Daniel Castro Garcia
The Lives of Others
On 19 April 2015, a boat capsized in the Mediterranean Sea with more than 750 people on board. Almost all passengers perished. The casualties, refugees departing from Libya, were on their way to Europe in the hope of finding a better life. It was not the first shipwreck to claim the lives of countless people that year, nor would it be the last.
Even more than by the disaster itself, Spanish-British photographer Daniel Castro Garcia was shocked by the cynical media coverage of the event. As the son of Spanish immigrants, he was dismayed by the fact that the refugees were mainly shown as an anonymous mass. It did not seem to interest anybody that each dead person had their own individual fate. On that very day in April 2015, Daniel Castro Garcia decided he would go and get a clearer idea of the refugees’ situation for himself and try to give them a face and a voice. For this project, he travelled to various places across Europe that were particularly affected by increasing migration: the Greek island of Lesbos, the “jungle camp” in Calais on the French coast, and the city of Catania in Sicily. Each location brought to light the dangers, challenges and complexities faced by people at their first point of contact with the European continent. Castro Garcia portrayed many of the refugees and gave them the chance to tell their stories.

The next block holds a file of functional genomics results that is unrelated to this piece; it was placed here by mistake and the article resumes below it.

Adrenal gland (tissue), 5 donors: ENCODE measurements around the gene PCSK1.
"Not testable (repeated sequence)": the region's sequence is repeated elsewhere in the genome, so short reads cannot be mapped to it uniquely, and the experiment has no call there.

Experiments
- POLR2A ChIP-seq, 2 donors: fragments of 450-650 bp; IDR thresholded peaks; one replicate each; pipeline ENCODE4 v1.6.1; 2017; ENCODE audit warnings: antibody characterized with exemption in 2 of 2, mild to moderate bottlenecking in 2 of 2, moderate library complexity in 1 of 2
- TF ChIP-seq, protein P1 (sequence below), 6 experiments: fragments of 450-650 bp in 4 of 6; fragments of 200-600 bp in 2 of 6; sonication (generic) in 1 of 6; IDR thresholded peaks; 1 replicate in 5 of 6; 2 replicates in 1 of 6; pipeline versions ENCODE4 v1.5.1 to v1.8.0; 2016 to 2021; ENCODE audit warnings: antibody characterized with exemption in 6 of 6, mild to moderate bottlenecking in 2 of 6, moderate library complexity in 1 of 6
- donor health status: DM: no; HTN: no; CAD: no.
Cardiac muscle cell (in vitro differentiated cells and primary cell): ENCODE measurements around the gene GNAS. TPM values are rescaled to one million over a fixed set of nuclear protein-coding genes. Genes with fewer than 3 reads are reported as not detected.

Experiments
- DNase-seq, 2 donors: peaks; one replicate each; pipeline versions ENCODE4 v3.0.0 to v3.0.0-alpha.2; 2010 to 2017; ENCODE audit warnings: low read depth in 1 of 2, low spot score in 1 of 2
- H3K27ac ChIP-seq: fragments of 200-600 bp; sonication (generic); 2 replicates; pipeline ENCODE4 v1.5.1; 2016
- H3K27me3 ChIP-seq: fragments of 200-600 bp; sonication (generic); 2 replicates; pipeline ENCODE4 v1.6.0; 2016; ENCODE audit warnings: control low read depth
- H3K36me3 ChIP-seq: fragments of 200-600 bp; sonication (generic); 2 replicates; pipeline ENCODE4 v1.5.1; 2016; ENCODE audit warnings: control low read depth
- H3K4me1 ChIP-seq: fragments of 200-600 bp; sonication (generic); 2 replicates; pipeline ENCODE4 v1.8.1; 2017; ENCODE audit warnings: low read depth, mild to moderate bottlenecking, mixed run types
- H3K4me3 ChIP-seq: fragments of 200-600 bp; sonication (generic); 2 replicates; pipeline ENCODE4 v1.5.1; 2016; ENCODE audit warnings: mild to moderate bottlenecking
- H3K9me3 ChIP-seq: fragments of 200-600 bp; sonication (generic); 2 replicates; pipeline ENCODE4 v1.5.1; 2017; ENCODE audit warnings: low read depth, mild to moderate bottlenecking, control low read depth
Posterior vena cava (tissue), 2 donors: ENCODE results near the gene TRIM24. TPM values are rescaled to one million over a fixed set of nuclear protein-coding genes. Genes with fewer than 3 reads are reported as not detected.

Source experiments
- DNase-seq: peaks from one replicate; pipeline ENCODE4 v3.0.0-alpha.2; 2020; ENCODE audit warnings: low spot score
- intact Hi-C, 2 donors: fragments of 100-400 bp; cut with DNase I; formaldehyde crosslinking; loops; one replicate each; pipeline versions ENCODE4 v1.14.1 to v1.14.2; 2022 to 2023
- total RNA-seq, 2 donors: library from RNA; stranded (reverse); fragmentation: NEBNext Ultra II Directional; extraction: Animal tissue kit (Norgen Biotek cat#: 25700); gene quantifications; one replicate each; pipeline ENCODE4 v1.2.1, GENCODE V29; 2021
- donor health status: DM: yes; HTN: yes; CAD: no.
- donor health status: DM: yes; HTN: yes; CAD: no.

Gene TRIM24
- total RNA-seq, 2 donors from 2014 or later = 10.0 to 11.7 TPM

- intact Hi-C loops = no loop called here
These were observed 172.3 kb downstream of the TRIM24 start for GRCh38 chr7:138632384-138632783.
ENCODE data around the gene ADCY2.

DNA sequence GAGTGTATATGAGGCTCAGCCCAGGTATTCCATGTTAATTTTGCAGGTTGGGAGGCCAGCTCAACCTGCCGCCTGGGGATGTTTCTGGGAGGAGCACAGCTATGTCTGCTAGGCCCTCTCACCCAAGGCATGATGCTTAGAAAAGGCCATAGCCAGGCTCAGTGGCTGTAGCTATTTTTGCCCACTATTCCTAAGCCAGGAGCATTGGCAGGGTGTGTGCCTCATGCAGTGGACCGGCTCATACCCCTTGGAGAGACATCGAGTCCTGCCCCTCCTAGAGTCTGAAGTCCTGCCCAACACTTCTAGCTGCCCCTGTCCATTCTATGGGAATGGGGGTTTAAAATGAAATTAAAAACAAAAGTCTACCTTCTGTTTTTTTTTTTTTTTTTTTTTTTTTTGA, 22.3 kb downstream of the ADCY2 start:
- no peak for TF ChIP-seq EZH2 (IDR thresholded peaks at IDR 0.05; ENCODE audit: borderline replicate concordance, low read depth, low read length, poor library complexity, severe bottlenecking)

Even afterwards, Castro Garcia could not get them out of his mind. He was no longer satisfied with simply capturing the plight of these people on film; he wanted to help. So, two years later, he decided to return to Sicily and work in a reception centre in the remote province of Enna, Italy’s poorest region, looking after unaccompanied minors. He stayed there until it closed its doors in 2019. The boys who lived there had all endured difficult journeys and were now stuck in a place that was not their home, and probably never would be. Through his close collaboration with them, Castro Garcia quickly became a trusted companion, allowing him to take extremely personal portraits of the young men and show them as they wanted to be seen. The result was a compassionate series of photographs called “I Peri N’Tera” after a Sicilian proverb that roughly translates as “keeping one’s feet on the ground” and serves as a warning to people not to get carried away with their dreams.
Daniel Castro Garcia’s work illustrates the complex and often traumatic effects of migration on the individual. His photographs pick up from where most press images leave off. Whereas the latter mostly only show refugees fleeing, he was interested in their arrival and what happens after. His poetic depiction of his subjects becomes a symbol of the hopes that are all too often destroyed by hard reality – by uncertainty, poverty, ostracism, and racism.
born in Oxford, Great Britain
studied Spanish with Management Studies at University College London, UK
awarded with the W. Eugene Smith Grant in Humanistic Photography
awarded with the British Journal of Photography Award
is selected for the Talents program of the Fotografiemuseum Amsterdam Foam